Journal of Clinical Endocrinology & Metabolism, doi:10.1210/jc.2008-1533
The Journal of Clinical Endocrinology & Metabolism Vol. 94, No. 1 223-230
Copyright © 2009 by The Endocrine Society
The Medical Treatment of Cushing’s Disease: Effectiveness of Chronic Treatment with the Dopamine Agonist Cabergoline in Patients Unsuccessfully Treated by Surgery
Rosario Pivonello, Maria Cristina De Martino, Paolo Cappabianca, Monica De Leo, Antongiulio Faggiano, Gaetano Lombardi, Leo J. Hofland, Steven W. J. Lamberts and Annamaria Colao
Departments of Molecular and Clinical Endocrinology and Oncology (R.P., M.C.D.M., M.D.L., A.F., G.L., A.C.), and Neurosurgery (P.C.), "Federico II" University, 80131 Naples, Italy; and Department of Internal Medicine (R.P., L.J.H., S.W.J.L.), Erasmus Medical Center, Rotterdam 3015 CE, The Netherlands
Address all correspondence and requests for reprints to: Rosario Pivonello, M.D., Ph.D., Department of Molecular and Clinical, Endocrinology and Oncology, "Federico II" University, Via Sergio Pansini, 5, 80131 Naples, Italy. E-mail: email@example.com.
Background: The role of dopamine agonists in the treatment of Cushing’s disease (CD) has been previously debated.
Aim: The aim of this study was to evaluate the effectiveness of short-term (3 months) and long-term (12–24 months) treatment with cabergoline in patients with CD.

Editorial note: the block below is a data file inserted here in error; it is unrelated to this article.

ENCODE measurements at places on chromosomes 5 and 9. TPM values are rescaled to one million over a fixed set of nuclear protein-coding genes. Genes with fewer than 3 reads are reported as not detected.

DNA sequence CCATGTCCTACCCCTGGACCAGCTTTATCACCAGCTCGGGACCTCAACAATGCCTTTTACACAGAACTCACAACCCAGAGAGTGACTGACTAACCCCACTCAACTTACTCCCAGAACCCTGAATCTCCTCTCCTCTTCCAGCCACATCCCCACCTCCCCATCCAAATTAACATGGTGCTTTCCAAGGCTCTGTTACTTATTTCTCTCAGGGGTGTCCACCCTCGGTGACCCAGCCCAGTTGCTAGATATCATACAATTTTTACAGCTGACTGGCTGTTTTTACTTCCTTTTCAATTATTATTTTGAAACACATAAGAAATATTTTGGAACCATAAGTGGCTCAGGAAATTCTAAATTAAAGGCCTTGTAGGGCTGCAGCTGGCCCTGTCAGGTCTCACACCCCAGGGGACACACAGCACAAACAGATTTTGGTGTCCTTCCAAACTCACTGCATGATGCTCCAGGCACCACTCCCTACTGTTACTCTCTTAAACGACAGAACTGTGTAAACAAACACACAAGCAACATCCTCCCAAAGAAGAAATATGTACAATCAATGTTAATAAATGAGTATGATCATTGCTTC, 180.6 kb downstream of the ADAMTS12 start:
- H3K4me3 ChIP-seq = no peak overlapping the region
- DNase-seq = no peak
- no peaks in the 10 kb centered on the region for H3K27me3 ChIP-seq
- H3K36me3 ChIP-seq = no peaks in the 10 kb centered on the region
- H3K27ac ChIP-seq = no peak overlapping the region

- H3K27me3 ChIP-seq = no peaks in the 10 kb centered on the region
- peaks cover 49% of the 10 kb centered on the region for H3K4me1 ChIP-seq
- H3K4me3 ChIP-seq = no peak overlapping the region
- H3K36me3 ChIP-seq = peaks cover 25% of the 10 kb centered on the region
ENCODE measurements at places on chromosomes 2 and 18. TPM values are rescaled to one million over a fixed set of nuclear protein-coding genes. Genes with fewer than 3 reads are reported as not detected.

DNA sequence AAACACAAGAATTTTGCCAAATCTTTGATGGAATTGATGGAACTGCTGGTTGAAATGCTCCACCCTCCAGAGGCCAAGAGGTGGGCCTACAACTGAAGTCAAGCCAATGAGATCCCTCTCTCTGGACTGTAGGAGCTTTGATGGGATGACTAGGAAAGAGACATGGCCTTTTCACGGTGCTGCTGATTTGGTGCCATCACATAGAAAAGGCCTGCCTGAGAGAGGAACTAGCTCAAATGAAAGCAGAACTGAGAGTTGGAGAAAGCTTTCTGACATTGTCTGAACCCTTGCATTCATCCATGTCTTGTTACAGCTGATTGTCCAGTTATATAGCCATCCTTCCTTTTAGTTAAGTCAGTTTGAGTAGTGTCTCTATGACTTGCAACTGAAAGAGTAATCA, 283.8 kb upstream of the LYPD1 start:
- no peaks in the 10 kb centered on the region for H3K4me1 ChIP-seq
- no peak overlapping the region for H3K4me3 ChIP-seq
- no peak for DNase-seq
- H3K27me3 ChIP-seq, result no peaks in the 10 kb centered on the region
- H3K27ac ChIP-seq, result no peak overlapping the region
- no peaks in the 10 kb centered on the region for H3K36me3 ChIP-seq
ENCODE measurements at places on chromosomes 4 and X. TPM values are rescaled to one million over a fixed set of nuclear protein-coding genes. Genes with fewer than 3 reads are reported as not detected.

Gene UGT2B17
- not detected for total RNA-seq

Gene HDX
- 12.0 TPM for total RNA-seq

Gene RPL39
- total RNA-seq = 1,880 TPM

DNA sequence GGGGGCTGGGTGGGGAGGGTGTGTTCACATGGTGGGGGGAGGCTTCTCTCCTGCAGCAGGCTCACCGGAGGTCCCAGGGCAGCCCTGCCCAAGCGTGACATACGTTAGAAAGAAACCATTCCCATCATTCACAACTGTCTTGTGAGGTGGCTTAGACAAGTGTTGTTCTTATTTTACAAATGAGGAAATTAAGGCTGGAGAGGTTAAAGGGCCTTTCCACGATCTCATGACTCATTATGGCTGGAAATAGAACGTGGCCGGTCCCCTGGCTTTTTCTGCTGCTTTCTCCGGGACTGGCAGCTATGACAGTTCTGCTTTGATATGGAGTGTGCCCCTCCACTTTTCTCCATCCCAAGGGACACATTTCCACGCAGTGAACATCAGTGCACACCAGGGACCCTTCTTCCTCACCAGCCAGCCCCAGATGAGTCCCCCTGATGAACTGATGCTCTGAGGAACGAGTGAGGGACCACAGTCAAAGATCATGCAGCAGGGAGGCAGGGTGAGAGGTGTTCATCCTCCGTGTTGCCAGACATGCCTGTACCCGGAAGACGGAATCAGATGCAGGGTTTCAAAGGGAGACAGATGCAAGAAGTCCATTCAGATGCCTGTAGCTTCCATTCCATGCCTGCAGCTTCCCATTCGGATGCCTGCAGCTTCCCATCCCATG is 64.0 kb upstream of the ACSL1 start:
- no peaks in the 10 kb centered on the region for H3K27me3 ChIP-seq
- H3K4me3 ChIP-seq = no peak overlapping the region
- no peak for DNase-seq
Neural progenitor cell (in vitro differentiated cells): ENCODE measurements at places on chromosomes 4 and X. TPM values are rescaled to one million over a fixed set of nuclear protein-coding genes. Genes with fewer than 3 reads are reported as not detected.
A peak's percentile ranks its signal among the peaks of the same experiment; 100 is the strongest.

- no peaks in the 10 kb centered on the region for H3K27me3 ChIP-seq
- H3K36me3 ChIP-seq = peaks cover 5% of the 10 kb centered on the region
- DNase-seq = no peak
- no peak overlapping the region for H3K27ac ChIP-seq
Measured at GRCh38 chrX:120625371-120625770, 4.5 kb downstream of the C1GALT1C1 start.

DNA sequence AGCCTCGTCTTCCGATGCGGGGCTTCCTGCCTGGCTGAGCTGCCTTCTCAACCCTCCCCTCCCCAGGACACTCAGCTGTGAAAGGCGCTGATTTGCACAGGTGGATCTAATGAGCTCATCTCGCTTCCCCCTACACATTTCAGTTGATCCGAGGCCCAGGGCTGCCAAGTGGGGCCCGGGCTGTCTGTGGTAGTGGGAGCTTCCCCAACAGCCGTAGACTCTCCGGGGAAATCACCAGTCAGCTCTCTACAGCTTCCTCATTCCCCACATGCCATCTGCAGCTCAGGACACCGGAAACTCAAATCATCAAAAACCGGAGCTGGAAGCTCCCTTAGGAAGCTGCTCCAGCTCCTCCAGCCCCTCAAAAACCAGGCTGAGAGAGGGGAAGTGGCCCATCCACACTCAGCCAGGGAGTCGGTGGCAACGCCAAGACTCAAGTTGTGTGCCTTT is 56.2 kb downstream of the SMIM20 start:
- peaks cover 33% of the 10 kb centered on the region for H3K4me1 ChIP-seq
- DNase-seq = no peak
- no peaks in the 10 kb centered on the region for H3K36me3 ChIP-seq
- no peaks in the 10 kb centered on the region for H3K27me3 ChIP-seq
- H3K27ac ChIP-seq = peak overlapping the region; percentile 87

Patients and Methods: 20 patients with CD unsuccessfully treated by surgery entered the study. Cabergoline was administered at an initial dose of 1 mg/wk, with a monthly increase of 1 mg, until urinary cortisol levels normalized or the maximal dose of 7 mg/wk was achieved. The responsiveness to treatment was evaluated according to changes in urinary cortisol excretion. A decrease greater than 25% was considered as a partial response, whereas complete normalization was considered as a full response at short-term evaluation; persistence of normal cortisol excretion was the only criterion to evaluate the response at long-term evaluation.
Results: After short-term treatment, 15 (75%) patients were responsive to cabergoline treatment. Among these, normalization of cortisol excretion was maintained in 10, whereas treatment escape was observed in five patients after 6–18 months. Among the 10 long-term responsive patients, eight were followed for 24 months, whereas the remaining two were followed for 12–18 months, due to cabergoline withdrawal for intolerance. A sustained control of cortisol secretion for 24 month cabergoline treatment at the maximal dose ranging from 1-7 mg/wk (median: 3.5) without significant side effects, was obtained in eight of 20 (40%) patients.
Conclusions: The results of this study demonstrated that cabergoline treatment is effective in controlling cortisol secretion for at least 1–2 yr in more than one third of a limited population of patients with CD. If this evidence is confirmed by additional studies, this agent may be considered as a useful treatment option in patients with CD who are unsuccessfully treated by neurosurgery.